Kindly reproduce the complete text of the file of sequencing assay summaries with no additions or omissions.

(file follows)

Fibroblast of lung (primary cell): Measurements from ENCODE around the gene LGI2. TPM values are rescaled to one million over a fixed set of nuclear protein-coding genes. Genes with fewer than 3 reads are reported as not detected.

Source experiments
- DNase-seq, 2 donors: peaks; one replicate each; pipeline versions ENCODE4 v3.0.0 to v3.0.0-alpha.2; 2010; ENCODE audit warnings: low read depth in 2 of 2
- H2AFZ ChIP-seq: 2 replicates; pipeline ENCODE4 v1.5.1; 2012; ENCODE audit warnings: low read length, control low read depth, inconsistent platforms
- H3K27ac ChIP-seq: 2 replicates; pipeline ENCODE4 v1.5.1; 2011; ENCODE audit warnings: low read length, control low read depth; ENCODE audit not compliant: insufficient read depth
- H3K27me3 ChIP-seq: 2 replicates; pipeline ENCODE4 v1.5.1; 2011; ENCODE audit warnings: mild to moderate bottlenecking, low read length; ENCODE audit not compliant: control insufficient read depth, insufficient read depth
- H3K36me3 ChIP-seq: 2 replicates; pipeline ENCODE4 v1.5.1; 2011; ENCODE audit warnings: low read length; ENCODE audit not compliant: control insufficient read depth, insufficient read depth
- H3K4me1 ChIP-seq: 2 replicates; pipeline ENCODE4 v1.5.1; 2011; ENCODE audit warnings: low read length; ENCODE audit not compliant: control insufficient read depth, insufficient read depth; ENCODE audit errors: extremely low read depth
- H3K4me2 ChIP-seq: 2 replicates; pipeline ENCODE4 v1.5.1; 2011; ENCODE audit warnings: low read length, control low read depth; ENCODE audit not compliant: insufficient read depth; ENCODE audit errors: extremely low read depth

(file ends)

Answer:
Fibroblast of lung (primary cell): Measurements from ENCODE around the gene LGI2. TPM values are rescaled to one million over a fixed set of nuclear protein-coding genes. Genes with fewer than 3 reads are reported as not detected.

Source experiments
- DNase-seq, 2 donors: peaks; one replicate each; pipeline versions ENCODE4 v3.0.0 to v3.0.0-alpha.2; 2010; ENCODE audit warnings: low read depth in 2 of 2
- H2AFZ ChIP-seq: 2 replicates; pipeline ENCODE4 v1.5.1; 2012; ENCODE audit warnings: low read length, control low read depth, inconsistent platforms
- H3K27ac ChIP-seq: 2 replicates; pipeline ENCODE4 v1.5.1; 2011; ENCODE audit warnings: low read length, control low read depth; ENCODE audit not compliant: insufficient read depth
- H3K27me3 ChIP-seq: 2 replicates; pipeline ENCODE4 v1.5.1; 2011; ENCODE audit warnings: mild to moderate bottlenecking, low read length; ENCODE audit not compliant: control insufficient read depth, insufficient read depth
- H3K36me3 ChIP-seq: 2 replicates; pipeline ENCODE4 v1.5.1; 2011; ENCODE audit warnings: low read length; ENCODE audit not compliant: control insufficient read depth, insufficient read depth
- H3K4me1 ChIP-seq: 2 replicates; pipeline ENCODE4 v1.5.1; 2011; ENCODE audit warnings: low read length; ENCODE audit not compliant: control insufficient read depth, insufficient read depth; ENCODE audit errors: extremely low read depth
- H3K4me2 ChIP-seq: 2 replicates; pipeline ENCODE4 v1.5.1; 2011; ENCODE audit warnings: low read length, control low read depth; ENCODE audit not compliant: insufficient read depth; ENCODE audit errors: extremely low read depth